Congressman Henry Waxman (D-CA) is asserting that the Deficit Reduction Act of 2005 violates the Constitution because the version of the bill passed by the House of Representatives was different from the version passed by the Senate. In a detailed letter to House Minority Leader, Nancy Pelosi (D-CA), Waxman quotes several constitutional scholars who argue the law is invalid. Waxman also charges that the Republicans in the House were aware of the difference in the two bills for weeks but did not correct the mistake because they did not want to risk another vote.
The Act, which passed both the House and Senate by razor-thin margins, would place severe new restrictions on the ability of the elderly to transfer assets before qualifying for Medicaid coverage of nursing home care, among other cutbacks to social programs.
The Senate passed the bill in December 2005. When the measure was sent to the House, a Senate clerk accidentally made a significant change to the legislation. (For details on how the bills differ, click here.) Waxman claims the Senate clerk realized the mistake and informed the Republican leadership several weeks before a vote in the House was scheduled to take place, but instead of sending the legislation back to the Senate to correct the error, the leadership did nothing. The House passed the legislation with the mistake in it. The bill was then sent back to the Senate, where a clerk corrected the mistake and then sent it to the President, who signed it on February 8, 2006.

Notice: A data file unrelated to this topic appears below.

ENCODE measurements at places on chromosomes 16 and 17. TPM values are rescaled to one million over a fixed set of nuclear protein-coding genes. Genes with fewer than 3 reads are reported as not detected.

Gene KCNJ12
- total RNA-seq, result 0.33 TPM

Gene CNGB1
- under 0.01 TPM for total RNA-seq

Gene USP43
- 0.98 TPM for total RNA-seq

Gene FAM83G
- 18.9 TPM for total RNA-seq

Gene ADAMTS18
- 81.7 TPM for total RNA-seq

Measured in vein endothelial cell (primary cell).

The Bicameral Clause of the Constitution requires that before a bill can be enacted into law by the President, it must pass both the House and Senate in identical form. The constitutional scholars quoted in Waxman's letter maintain that the bill signed by President Bush did not meet this requirement, so it is unconstitutional. According to one scholar, the requirement that bills be identical is necessary to provide checks on each branch of government.
Senate and House Democrats are currently reviewing their options, but in the meantime an Alabama elder law attorney Jim Zeigler has filed a lawsuit in the U.S. district court challenging the law's constitutionality.
To read Waxman's letter in PDF format, click the link below.
(If you do not have the free PDF reader installed on your computer, download it here.)